As Father Jim Matthews begins the 9 a.m. service at Saint Lucy’s Church near Syracuse’s Westside, all is far from quiet. Although Matthews speaks into a microphone, he can barely be heard over the sound of church members greeting old friends.
Two men say hello over a special handshake, one that has clearly been repeated over many Sundays. Another woman approaches a member of the church who is in a wheelchair, asking if he’ll need a ride home.
Some people sit in the handicap-accessible pews, while others sit in the chairs surrounding the altar. It’s an unusual setup for a Catholic church — the altar is level with the congregation, not raised above, and folding chairs surround it, bringing the parish members up close and personal with their priest.
Behind the altar is a large sign that reads “We Are Called To Be Peacemakers,” and a church member wears a pin that says “Ordain Women,” matching the one of Rev. Matthews wears on his robe. The walls are lined with photos not of holy idols, but instead of leaders of social justice movements; Nelson Mandela, Rosa Parks, Mahatma Gandhi, and of course, Rev. Matthews himself.
“St. Lucy’s continues to attract me because of the passion of the people,” said Rev. Jim Bresnahan, a member of St. Lucy’s Church and former pastor at Good Shepherd Lutheran Church in Fayetteville. “They’re really committed to working with the poor, not just on behalf of the poor and the needy, but with those building relationships between those from different circumstances in life.”
These relationships are important, especially on the Near Westside, where 60 percent of residents live in high poverty, according to a 2015 Century Foundation report. That’s the highest in the entire country. The city of Syracuse also currently has the highest level of concentrated poverty among blacks and Hispanics, according to the same report; a problem that extends to the neighborhood where members of St. Lucy’s are reaching out to.
Many of the church’s members are from wealthy suburbs like Skaneateles and Baldwinsville, but unlike members of other churches, their charity work goes far beyond placing a check in a basket on Sundays. From their trio of outreach — including a food pantry, free hot meal and an extremely low-priced clothing store — on Wednesdays to their Sunday services that include interpretation for the deaf and disabled members of the L’Arche community actively participating in mass, St. Lucy’s is truly a church unlike any other.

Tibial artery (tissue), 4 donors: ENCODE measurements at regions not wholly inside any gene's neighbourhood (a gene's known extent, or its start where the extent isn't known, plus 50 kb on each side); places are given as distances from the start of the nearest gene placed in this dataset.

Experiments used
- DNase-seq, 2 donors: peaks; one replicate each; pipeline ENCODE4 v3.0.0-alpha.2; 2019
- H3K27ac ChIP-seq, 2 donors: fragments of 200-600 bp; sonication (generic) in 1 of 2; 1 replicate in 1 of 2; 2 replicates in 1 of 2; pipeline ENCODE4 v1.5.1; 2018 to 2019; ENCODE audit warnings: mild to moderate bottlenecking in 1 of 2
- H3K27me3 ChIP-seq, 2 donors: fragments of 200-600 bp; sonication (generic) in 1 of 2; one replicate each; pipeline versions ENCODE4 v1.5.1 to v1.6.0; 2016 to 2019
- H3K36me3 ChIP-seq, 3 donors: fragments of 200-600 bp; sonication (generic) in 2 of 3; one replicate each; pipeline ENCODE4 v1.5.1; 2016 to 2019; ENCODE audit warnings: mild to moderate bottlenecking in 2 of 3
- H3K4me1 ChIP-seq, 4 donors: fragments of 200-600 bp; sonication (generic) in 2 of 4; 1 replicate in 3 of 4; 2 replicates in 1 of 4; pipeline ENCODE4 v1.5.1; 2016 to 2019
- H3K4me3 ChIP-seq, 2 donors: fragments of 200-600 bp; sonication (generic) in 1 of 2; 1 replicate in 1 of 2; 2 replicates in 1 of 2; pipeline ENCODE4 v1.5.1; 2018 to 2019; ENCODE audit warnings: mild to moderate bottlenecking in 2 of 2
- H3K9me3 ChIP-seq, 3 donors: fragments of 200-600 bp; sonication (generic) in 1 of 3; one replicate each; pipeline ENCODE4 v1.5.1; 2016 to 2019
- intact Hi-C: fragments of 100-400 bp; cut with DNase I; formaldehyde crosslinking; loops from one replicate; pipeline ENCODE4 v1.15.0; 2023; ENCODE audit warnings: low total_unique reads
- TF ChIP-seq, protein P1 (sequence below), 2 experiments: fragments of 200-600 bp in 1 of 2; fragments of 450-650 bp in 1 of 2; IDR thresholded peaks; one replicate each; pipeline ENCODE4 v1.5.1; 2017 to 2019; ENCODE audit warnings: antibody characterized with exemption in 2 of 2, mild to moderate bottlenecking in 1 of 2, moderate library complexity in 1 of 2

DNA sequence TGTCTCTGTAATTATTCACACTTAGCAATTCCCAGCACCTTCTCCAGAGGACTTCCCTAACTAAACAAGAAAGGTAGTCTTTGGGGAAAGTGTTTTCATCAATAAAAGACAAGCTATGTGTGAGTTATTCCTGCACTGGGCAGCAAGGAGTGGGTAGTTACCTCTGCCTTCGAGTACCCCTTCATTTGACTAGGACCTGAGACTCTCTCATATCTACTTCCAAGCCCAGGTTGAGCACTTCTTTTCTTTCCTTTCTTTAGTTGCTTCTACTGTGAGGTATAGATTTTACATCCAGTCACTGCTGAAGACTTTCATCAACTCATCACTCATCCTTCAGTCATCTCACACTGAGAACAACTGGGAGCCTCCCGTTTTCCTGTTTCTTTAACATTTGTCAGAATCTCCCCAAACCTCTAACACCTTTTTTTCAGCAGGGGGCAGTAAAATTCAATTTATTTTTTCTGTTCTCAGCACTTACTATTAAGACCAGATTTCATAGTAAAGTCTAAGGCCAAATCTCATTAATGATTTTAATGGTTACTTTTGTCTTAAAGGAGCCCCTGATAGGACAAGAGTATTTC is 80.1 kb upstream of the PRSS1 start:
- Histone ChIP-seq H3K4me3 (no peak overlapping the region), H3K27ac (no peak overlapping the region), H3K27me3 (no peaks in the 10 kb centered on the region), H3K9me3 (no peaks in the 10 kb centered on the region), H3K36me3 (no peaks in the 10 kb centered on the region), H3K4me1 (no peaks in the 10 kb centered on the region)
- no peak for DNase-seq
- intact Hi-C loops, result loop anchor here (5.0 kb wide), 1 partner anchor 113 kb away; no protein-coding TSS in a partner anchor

But what draws the people of St. Lucy’s church together is exactly what, in other circumstances, might keep them apart: their differences.
St. Lucy’s church first opened its doors on the Near Westside in 1872, making it one of the oldest churches in the Syracuse area. Carole Horan, who has lived in the neighborhood for 44 years, says part of her decision to move to the area was the community at St. Lucy’s. Horan says the church has always been very involved in social justice movements and community outreach, which is what draws so many members.
“It’s just so loving and accepting that people come from Skaneateles,” Horan sais. “They come here because there’s life and love and acceptance here. Otherwise why would you drive on a Sunday morning to get to a 9 o’clock mass.”
Rev. Matthews came to St. Lucy’s in 1991, and served as the priest at both St. Lucy’s and St. Andrews from 2002 until 2008, when the churches officially merged. While the church has always had a mission of being socially conscious and inclusive, Matthews took this idea even further.
On Labor Day of 1998, a violent storm rattled the bell hung above St. Lucy’s sending it through the roof and down into the basement of the church. The storm destroyed the steeple and bell tower and made the sanctuary completely unusable, and Rev. Matthews was forced to to hold services in the gym of St. Lucy’s Academy.
“I looked out and the whole steeple feel probably 100 feet into the street.” Matthews said. “Fortunately it fell away from the rectory, because if it would have fallen the other way, we would have been dead.”
Matthews said that the church received help from congregations of many different denominations — not just Catholic — and that it was wonderful to see how people from across religions, races and economic backgrounds reached out. But that wasn’t the only way that the storm brought people together. Mary Kay Burkett, who has been a member of the church since 1998, and her husband were drawn to the church when they heard about the St. Lucy’s ordeal.
“We went down and went to the gym and it was just a wonderful service,” Burkett said. “The mass was great, the people were great, and we never turned back.”
It was during those services in the gym that Matthews decided to make the church even more inclusive, and rebuilt the church with the lowered altar that exists now.
“That was kind a beginning of a whole new way of living here,” Matthews said.
While there are many programs working to support the impoverished residents of the Near Westside, St. Lucy’s is a place where action is key. Jane Cate, who works as a volunteer at the Bread of Life, a program that offers meals to anyone who needs or wants it, on Wednesdays, knows about how important giving can be first hand.
A few years ago, Cate found a man and a woman living under a bridge, and after befriending them, brought them to to her home in Skaneateles. Cate says she offered them showers and clean clothes, and then stood the pair in front of a mirror so they could see themselves as more than just homeless.
“I stood them there and said ‘this is who you really are,’” Cate said.